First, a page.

(13) SUICIDE SQUAD ROLL CALL. Adam B. Vary, in the Variety story “‘The Suicide Squad’ First Look, Full Cast Revealed by Director James Gunn at DC FanDome” says that director James Gunn revealed at DC Fandome that the cast of The Suicide Squad, coming out in April 2021, includes Margot Robbie and Viola Davis from the 2016 film Suicide Squad but also Nathan Fillion, John Cena, and Peter Capaldi as “The Thinker,” a DC villain from the 1940s. Principal photography was completed before the pandemic hit and the film is completed and ready to go.
… Among the new cast, Gunn said that he reached deep into the DC Comics canon to find a motley crew of villains to populate the movie, and it appears he brought some invention of his own to the project as well.
Distant cosmic objects such as planets, galaxies, and nebulae are sometimes referred to by the scientific community with unofficial nicknames. As the scientific community works to identify and address systemic discrimination and inequality in all aspects of the field, it has become clear that certain cosmic nicknames are not only insensitive, but can be actively harmful. NASA is examining its use of unofficial terminology for cosmic objects as part of its commitment to diversity, equity, and inclusion.
As an initial step, NASA will no longer refer to planetary nebula NGC 2392, the glowing remains of a Sun-like star that is blowing off its outer layers at the end of its life, as the “Eskimo Nebula.” “Eskimo” is widely viewed as a colonial term with a racist history, imposed on the indigenous people of Arctic regions. Most official documents have moved away from its use. NASA will also no longer use the term “Siamese Twins Galaxy” to refer to NGC 4567 and NGC 4568, a pair of spiral galaxies found in the Virgo Galaxy Cluster. Moving forward, NASA will use only the official, International Astronomical Union designations in cases where nicknames are inappropriate.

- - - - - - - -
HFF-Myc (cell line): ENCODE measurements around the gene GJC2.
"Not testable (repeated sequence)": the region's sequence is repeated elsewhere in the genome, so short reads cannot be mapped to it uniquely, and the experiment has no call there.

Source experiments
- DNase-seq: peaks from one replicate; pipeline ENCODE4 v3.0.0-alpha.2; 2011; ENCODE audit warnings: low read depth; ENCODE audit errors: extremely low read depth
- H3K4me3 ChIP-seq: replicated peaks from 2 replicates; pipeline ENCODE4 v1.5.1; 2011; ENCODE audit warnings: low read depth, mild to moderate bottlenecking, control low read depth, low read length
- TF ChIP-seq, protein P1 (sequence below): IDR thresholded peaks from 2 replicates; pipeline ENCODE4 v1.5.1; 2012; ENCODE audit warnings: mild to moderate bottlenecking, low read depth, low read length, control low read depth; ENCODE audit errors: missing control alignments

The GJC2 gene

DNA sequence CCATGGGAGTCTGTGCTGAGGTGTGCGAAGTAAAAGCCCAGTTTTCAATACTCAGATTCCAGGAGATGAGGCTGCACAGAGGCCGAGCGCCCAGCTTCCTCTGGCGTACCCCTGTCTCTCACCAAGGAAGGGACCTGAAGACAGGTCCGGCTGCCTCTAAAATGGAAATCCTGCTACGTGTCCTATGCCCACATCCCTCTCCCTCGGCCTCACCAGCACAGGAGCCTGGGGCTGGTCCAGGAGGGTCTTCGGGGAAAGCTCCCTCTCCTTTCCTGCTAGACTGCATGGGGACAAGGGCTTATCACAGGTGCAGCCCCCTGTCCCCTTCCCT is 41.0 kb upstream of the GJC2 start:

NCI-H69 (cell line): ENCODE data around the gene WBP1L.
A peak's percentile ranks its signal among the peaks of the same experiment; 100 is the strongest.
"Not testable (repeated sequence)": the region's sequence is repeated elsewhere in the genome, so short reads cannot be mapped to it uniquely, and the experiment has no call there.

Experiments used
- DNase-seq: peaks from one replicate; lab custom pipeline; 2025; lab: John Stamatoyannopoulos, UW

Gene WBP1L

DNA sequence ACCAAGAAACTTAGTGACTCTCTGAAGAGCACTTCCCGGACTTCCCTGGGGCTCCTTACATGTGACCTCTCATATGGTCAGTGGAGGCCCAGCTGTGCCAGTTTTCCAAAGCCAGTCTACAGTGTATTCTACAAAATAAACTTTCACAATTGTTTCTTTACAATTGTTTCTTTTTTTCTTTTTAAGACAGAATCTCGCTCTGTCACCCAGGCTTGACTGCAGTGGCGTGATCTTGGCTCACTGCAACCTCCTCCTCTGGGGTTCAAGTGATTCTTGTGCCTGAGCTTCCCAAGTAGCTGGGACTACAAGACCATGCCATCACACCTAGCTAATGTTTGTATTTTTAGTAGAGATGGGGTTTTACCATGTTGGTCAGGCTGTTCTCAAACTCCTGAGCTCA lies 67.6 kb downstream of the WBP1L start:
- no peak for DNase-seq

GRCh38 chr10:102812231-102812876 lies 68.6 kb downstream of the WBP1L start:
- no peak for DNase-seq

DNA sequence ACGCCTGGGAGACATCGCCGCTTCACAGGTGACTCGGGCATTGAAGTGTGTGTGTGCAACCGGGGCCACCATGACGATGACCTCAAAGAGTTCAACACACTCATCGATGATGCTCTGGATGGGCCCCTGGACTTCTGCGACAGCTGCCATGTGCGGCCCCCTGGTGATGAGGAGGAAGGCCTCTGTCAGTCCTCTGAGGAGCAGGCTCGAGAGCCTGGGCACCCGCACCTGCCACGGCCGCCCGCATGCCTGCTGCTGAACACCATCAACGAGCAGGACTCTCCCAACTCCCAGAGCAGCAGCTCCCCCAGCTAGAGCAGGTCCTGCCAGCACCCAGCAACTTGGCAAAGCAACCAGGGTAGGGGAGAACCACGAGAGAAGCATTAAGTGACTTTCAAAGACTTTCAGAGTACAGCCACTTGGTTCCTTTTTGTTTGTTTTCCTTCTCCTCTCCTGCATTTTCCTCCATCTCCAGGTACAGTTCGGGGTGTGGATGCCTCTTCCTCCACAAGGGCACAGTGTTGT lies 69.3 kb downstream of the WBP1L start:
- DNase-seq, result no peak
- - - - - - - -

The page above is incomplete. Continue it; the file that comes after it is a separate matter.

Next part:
…Nicknames are often more approachable and public-friendly than official names for cosmic objects, such as Barnard 33, whose nickname “the Horsehead Nebula” invokes its appearance. But often seemingly innocuous nicknames can be harmful and detract from the science.
The Agency will be working with diversity, inclusion, and equity experts in the astronomical and physical sciences to provide guidance and recommendations for other nicknames and terms for review….
(16) HONEST GAME TRAILERS.[Item by Martin Morse Wooster.] Fandom Games asks in this Honest Game Trailer, “Destroy All Humans”, since alien invasion is “the only box left on the 2020 bingo card” why not enjoy this 2005 game where you’re an alien mowing down humans and giving bad Jack Nicholson impressions?
[Thanks to Mike Kennedy, John Hertz, Cat Eldridge, JJ, Martin Morse Wooster, Michael Toman, Andrew Porter, and John King Tarpinian for some of these stories. Title credit goes to File 770 contributing editor of the day Kip W.]
The trailer dropped today for Wonder Woman 1984. In theaters
June 5, 2020.
Fast forward to the 1980s as Wonder Woman’s next big screen adventure finds her facing two all-new foes: Max Lord and The Cheetah. With director Patty Jenkins back at the helm and Gal Gadot returning in the title role, “Wonder Woman 1984” is Warner Bros. Pictures’ follow up to the DC Super Hero’s first outing, 2017’s record-breaking “Wonder Woman,” which took in $822 million at the worldwide box office. The film also stars Chris Pine as Steve Trevor, Kristen Wiig as The Cheetah, Pedro Pascal as Max Lord, Robin Wright as Antiope, and Connie Nielsen as Hippolyta.